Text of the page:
Scotland's highest civil court again endorses a more expansive approach to the consideration of legal duties arising under the Occupiers' Liability (Scotland) Act 1960.

Davie v Powerteam Electrical Services (UK) Limited and Another [2023] CSOH 94.

The pursuer sustained a catastrophic injury when aged 28 after climbing onto the roof of an elevated portacabin at a temporary construction site and falling 18 feet when descending an external metal stairway. The pursuer when returning home from the pub had entered the site through an open gate, using the stairway to reach the landing of the portacabin before standing on a guardrail to access its roof.

The construction site was under the control of the first defender. The pursuer argued that the first defender ought to have had an effective barrier (e.g. a secured or locked gate) preventing access to the stairway and the failure to install represented a breach of the 1960 Act. The first defender denied there was a duty to act; it was not reasonably foreseeable that an adult would climb up to the portacabin. They asked the court to dismiss the pursuer's case because he presented no factual basis from which to establish foreseeability.

Lord Young agreed with the defence submission that the pursuer's claim was bound to fail. In so doing, he favoured a synthesised rather than staged approach. He rejected the submission that the Act should be addressed by asking first 'what danger arises from the premises' and thereafter considering whether the occupier has shown a reasonable degree of care in regard to it. To establish a duty to act, the pursuer first had to establish that the risk of injury averred was reasonably foreseeable to the occupier.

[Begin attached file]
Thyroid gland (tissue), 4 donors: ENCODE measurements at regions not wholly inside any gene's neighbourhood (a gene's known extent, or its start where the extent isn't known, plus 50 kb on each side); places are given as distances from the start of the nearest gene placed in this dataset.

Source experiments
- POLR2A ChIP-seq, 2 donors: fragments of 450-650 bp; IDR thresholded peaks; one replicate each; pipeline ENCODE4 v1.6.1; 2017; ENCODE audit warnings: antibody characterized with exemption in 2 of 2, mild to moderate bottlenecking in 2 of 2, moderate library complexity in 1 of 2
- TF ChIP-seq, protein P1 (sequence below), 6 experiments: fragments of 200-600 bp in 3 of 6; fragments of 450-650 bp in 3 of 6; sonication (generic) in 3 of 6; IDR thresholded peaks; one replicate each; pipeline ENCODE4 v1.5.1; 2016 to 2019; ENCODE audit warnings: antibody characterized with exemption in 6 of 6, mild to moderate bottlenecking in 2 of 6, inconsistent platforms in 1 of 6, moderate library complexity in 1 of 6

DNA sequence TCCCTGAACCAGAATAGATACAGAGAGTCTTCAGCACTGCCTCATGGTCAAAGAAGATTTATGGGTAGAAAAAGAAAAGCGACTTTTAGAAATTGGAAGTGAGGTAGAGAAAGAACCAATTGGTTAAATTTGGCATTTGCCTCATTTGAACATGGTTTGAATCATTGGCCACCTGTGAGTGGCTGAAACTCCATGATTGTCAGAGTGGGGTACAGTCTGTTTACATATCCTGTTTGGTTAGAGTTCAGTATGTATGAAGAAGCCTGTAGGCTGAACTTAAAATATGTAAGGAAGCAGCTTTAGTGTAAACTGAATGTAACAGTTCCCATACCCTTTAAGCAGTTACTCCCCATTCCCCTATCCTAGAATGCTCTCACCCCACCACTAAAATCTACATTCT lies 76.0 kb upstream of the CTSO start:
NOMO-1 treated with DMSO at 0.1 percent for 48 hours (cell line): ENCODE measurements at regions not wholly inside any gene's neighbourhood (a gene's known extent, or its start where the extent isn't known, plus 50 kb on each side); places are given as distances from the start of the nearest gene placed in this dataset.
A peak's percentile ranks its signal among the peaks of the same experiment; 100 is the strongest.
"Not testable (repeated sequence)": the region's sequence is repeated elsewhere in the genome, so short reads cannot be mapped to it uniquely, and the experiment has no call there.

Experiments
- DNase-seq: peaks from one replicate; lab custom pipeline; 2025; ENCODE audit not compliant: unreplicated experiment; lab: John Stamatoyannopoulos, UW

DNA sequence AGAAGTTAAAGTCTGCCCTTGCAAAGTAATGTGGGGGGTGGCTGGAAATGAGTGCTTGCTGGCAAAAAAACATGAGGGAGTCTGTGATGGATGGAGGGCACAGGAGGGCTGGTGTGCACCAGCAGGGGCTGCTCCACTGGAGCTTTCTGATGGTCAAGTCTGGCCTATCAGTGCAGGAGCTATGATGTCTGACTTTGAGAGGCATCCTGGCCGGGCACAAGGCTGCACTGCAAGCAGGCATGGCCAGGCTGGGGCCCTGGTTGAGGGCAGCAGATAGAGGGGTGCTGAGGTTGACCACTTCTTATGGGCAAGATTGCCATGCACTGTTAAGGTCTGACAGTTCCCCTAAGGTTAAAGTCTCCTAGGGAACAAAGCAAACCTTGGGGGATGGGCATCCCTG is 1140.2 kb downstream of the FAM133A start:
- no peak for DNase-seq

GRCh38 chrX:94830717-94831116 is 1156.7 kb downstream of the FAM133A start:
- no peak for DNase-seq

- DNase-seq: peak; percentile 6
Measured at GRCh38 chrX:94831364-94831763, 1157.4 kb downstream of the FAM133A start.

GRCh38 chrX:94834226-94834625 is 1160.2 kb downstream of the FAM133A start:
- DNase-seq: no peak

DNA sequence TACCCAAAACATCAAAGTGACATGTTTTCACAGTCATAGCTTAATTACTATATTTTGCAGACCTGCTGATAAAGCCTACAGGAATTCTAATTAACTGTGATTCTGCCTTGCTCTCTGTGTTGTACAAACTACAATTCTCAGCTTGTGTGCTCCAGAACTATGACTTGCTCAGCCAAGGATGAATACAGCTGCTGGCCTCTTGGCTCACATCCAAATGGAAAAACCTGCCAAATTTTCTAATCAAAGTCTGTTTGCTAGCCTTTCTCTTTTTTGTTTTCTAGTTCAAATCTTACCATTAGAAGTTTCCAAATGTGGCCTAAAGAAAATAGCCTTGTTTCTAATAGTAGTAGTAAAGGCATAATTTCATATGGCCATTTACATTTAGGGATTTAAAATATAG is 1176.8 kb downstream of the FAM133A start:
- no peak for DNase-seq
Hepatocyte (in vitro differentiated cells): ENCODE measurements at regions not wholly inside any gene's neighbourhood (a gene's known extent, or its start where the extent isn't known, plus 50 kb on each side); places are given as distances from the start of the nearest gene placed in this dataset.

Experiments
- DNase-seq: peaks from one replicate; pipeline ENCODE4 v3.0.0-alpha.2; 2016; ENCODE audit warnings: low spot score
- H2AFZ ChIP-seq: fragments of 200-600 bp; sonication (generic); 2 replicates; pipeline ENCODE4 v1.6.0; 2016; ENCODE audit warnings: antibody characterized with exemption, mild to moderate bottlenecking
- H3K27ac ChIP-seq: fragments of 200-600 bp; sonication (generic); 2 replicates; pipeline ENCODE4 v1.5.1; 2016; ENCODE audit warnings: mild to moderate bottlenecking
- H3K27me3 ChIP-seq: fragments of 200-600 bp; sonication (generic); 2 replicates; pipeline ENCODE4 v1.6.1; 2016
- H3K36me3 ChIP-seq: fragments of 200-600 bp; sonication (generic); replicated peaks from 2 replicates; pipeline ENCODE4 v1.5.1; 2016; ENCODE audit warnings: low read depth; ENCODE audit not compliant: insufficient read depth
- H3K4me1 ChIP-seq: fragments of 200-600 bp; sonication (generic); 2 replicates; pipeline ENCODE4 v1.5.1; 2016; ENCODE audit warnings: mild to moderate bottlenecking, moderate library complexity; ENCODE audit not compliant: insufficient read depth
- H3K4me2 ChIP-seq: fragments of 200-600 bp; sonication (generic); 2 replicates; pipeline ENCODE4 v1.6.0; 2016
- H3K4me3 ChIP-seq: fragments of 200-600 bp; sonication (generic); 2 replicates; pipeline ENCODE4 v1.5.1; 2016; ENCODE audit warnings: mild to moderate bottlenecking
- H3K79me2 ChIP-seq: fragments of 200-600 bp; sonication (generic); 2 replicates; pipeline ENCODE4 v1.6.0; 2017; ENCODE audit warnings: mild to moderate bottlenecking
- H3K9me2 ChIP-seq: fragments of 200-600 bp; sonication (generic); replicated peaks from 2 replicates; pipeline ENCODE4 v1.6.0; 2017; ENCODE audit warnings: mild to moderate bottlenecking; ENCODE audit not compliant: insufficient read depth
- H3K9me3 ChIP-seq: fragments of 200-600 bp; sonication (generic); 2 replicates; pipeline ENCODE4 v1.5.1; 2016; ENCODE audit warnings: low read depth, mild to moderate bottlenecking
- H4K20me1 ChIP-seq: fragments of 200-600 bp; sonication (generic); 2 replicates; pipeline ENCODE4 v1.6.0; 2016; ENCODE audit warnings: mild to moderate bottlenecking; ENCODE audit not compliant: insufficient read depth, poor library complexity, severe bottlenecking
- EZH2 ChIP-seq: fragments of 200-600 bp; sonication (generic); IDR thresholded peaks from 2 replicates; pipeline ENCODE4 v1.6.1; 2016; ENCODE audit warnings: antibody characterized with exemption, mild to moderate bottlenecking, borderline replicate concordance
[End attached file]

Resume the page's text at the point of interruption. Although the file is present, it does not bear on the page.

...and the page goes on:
The pursuer's case was bound to fail because he did not set out a basis from which the first defender ought to have foreseen that risk on site. There were no averments of previous incidents involving adult members of the public gaining access at this site or others, or of falls from portacabin roofs more widely within the construction industry. Further, the first defender had not created a danger on the roof, the danger of falling was created solely by the pursuer climbing on to it.

This decision supports a shift away from a mechanical approach to claims made against occupiers to a more expansive one. If followed, it is a change which is helpful to defenders. Whilst the onus has always rested on the pursuer to prove fault, arguably, the staged approach made that easier. The focus often fell on the risk which did present at the material time and how it should have been controlled. With the importance of foreseeability now reaffirmed, that initial focus moves from a consideration of what danger did arise to what dangers a reasonable occupier should have anticipated. Within that second approach, there is more for a pursuer to do if they are to succeed.


Gemma Nicholson

Senior Associate